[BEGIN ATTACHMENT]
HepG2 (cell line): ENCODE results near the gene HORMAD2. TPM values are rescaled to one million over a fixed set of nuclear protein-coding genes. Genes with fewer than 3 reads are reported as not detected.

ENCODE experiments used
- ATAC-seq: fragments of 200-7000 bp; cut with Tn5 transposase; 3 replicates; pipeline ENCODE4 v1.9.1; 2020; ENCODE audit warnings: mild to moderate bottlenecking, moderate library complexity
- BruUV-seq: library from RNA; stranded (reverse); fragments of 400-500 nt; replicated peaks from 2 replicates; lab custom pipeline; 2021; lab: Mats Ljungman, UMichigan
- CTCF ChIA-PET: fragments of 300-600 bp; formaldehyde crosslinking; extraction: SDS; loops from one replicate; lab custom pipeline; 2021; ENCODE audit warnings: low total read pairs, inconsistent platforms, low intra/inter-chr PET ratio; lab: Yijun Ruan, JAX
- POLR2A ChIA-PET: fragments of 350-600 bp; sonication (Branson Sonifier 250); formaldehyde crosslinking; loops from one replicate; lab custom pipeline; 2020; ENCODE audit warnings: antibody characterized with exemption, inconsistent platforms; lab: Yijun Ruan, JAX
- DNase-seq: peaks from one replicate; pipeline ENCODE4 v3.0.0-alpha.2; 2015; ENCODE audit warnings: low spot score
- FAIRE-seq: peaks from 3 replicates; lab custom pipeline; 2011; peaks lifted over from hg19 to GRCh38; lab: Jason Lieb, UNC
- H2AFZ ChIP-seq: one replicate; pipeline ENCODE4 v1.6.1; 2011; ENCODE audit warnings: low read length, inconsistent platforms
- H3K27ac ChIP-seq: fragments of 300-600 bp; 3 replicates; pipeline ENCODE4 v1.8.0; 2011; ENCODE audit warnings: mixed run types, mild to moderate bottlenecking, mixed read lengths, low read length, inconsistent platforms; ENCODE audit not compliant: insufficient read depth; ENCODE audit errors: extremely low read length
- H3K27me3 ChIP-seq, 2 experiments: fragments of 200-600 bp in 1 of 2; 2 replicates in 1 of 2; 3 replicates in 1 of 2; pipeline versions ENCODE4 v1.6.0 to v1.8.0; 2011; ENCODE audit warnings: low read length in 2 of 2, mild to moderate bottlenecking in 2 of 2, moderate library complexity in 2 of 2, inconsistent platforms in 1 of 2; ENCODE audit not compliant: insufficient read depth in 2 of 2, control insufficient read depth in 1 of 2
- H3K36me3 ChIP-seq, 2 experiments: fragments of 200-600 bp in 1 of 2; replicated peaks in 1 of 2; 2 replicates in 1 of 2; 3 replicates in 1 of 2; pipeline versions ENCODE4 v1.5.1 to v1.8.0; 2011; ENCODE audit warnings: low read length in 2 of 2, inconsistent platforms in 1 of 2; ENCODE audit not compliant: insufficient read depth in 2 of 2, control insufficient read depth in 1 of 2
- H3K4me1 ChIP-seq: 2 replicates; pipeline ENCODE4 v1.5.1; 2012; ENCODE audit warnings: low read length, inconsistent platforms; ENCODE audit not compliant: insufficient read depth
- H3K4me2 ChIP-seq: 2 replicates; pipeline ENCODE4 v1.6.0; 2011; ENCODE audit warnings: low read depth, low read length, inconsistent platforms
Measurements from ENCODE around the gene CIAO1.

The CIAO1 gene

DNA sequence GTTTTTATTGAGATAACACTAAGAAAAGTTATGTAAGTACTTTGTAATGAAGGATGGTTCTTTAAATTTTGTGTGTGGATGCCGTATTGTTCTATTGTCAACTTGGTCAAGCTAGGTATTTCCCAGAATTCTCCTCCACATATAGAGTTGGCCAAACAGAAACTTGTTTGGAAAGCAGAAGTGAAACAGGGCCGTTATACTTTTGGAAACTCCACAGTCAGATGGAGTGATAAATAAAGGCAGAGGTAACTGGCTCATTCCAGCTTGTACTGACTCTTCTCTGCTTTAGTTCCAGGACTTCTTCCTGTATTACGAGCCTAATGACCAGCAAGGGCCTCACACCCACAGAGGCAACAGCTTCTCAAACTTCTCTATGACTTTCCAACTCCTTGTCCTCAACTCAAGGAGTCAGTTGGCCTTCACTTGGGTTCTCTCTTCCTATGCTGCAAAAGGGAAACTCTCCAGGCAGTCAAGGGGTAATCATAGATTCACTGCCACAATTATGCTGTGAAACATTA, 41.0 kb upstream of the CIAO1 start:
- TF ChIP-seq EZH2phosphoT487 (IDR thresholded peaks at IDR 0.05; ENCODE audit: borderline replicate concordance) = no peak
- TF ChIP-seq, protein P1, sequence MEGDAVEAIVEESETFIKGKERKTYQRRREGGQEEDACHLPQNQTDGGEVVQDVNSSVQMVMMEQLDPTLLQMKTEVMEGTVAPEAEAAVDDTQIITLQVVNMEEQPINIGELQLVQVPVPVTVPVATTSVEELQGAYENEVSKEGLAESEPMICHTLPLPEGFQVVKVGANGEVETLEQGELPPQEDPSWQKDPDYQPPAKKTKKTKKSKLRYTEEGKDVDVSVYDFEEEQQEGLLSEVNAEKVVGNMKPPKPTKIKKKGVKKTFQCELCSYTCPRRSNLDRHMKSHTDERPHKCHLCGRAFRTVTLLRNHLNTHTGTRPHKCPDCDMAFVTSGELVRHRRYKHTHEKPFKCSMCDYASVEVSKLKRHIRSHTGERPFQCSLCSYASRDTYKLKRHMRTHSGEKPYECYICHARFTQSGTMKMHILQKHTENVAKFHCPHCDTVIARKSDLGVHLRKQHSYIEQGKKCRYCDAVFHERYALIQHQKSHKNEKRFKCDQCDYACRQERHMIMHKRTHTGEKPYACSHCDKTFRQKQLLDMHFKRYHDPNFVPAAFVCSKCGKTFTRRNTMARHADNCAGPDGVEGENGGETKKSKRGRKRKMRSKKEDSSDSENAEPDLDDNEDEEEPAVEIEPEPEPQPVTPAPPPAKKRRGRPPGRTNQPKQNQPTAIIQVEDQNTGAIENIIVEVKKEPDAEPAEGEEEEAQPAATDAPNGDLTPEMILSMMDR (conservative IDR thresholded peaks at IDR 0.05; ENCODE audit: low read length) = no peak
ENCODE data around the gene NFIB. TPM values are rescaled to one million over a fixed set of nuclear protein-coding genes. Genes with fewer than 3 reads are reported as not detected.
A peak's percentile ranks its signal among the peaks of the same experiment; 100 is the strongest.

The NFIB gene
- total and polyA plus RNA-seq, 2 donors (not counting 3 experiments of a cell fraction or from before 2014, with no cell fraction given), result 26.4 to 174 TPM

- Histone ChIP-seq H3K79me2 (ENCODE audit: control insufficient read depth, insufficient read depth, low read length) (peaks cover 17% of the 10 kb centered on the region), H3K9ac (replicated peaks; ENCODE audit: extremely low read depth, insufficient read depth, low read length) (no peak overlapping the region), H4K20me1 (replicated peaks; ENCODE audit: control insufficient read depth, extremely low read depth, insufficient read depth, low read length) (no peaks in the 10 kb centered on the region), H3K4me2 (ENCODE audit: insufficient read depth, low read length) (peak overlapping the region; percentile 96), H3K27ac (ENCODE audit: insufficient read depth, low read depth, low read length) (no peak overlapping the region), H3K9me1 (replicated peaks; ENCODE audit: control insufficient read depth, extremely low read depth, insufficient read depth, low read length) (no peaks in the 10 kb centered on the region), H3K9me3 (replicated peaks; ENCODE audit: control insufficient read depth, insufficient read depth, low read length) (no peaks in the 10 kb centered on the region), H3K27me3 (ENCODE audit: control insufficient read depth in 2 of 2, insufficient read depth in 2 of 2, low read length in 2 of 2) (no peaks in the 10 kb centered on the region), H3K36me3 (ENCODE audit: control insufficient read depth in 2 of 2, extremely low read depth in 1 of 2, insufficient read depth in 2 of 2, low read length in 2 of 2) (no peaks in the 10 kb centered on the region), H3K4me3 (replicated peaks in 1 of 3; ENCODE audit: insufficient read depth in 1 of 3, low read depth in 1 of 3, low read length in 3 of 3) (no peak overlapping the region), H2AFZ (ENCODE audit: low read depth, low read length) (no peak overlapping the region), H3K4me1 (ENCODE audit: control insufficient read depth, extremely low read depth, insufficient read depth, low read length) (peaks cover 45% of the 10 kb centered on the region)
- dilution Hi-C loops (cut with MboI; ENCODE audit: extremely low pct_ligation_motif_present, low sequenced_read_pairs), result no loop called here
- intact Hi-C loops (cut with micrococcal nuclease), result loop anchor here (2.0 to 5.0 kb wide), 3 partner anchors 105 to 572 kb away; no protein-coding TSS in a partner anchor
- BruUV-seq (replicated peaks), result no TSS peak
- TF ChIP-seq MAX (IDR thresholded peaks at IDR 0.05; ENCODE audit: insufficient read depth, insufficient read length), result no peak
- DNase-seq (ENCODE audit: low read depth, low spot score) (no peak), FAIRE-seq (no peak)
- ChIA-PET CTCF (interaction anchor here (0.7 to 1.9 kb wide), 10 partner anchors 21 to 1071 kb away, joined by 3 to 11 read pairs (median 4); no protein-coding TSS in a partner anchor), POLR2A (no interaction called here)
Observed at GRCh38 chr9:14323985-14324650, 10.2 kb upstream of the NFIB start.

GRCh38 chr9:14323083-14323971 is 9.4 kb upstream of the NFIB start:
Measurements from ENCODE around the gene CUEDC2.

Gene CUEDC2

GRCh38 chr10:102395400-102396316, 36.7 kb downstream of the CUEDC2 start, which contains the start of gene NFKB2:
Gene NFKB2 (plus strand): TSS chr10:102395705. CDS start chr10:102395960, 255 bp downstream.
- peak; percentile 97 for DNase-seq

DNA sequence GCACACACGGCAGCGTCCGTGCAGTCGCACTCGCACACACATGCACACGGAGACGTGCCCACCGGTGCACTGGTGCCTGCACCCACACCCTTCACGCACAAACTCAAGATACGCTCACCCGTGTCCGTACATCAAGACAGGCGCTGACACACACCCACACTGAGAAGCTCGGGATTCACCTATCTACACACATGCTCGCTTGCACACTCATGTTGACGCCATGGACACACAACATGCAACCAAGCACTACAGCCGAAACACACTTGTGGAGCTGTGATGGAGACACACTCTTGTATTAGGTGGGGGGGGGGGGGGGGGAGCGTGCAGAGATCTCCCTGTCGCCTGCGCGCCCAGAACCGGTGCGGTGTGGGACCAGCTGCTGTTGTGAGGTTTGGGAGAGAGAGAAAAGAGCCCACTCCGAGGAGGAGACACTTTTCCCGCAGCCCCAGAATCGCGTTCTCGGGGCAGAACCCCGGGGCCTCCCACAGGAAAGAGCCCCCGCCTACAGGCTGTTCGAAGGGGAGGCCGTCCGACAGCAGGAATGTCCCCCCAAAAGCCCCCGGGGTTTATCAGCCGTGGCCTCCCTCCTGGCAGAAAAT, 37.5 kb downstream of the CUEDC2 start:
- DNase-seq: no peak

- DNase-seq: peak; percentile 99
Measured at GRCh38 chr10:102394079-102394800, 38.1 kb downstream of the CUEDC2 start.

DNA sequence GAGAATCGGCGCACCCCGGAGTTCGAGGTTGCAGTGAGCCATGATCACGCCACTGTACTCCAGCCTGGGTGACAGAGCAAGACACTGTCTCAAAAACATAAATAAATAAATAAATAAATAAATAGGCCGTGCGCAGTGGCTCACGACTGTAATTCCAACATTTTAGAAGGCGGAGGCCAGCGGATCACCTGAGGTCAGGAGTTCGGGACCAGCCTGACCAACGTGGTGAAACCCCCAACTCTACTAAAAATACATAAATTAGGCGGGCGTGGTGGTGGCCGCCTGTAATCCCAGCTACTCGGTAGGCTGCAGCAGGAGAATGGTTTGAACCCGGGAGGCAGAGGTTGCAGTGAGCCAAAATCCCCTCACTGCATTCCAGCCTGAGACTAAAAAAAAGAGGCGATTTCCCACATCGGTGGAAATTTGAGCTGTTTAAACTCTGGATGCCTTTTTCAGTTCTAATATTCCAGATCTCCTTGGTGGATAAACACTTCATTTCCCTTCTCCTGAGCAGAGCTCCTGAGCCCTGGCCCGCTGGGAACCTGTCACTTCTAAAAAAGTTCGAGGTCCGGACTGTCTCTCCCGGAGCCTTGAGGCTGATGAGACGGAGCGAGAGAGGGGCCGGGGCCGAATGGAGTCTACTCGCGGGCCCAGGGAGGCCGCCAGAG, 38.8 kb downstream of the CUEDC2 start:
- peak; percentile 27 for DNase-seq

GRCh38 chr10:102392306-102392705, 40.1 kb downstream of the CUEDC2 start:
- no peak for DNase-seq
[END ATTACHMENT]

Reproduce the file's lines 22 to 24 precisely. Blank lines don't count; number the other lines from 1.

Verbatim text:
The NFIB gene
- total and polyA plus RNA-seq, 2 donors (not counting 3 experiments of a cell fraction or from before 2014, with no cell fraction given), result 26.4 to 174 TPM

- Histone ChIP-seq H3K79me2 (ENCODE audit: control insufficient read depth, insufficient read depth, low read length) (peaks cover 17% of the 10 kb centered on the region), H3K9ac (replicated peaks; ENCODE audit: extremely low read depth, insufficient read depth, low read length) (no peak overlapping the region), H4K20me1 (replicated peaks; ENCODE audit: control insufficient read depth, extremely low read depth, insufficient read depth, low read length) (no peaks in the 10 kb centered on the region), H3K4me2 (ENCODE audit: insufficient read depth, low read length) (peak overlapping the region; percentile 96), H3K27ac (ENCODE audit: insufficient read depth, low read depth, low read length) (no peak overlapping the region), H3K9me1 (replicated peaks; ENCODE audit: control insufficient read depth, extremely low read depth, insufficient read depth, low read length) (no peaks in the 10 kb centered on the region), H3K9me3 (replicated peaks; ENCODE audit: control insufficient read depth, insufficient read depth, low read length) (no peaks in the 10 kb centered on the region), H3K27me3 (ENCODE audit: control insufficient read depth in 2 of 2, insufficient read depth in 2 of 2, low read length in 2 of 2) (no peaks in the 10 kb centered on the region), H3K36me3 (ENCODE audit: control insufficient read depth in 2 of 2, extremely low read depth in 1 of 2, insufficient read depth in 2 of 2, low read length in 2 of 2) (no peaks in the 10 kb centered on the region), H3K4me3 (replicated peaks in 1 of 3; ENCODE audit: insufficient read depth in 1 of 3, low read depth in 1 of 3, low read length in 3 of 3) (no peak overlapping the region), H2AFZ (ENCODE audit: low read depth, low read length) (no peak overlapping the region), H3K4me1 (ENCODE audit: control insufficient read depth, extremely low read depth, insufficient read depth, low read length) (peaks cover 45% of the 10 kb centered on the region)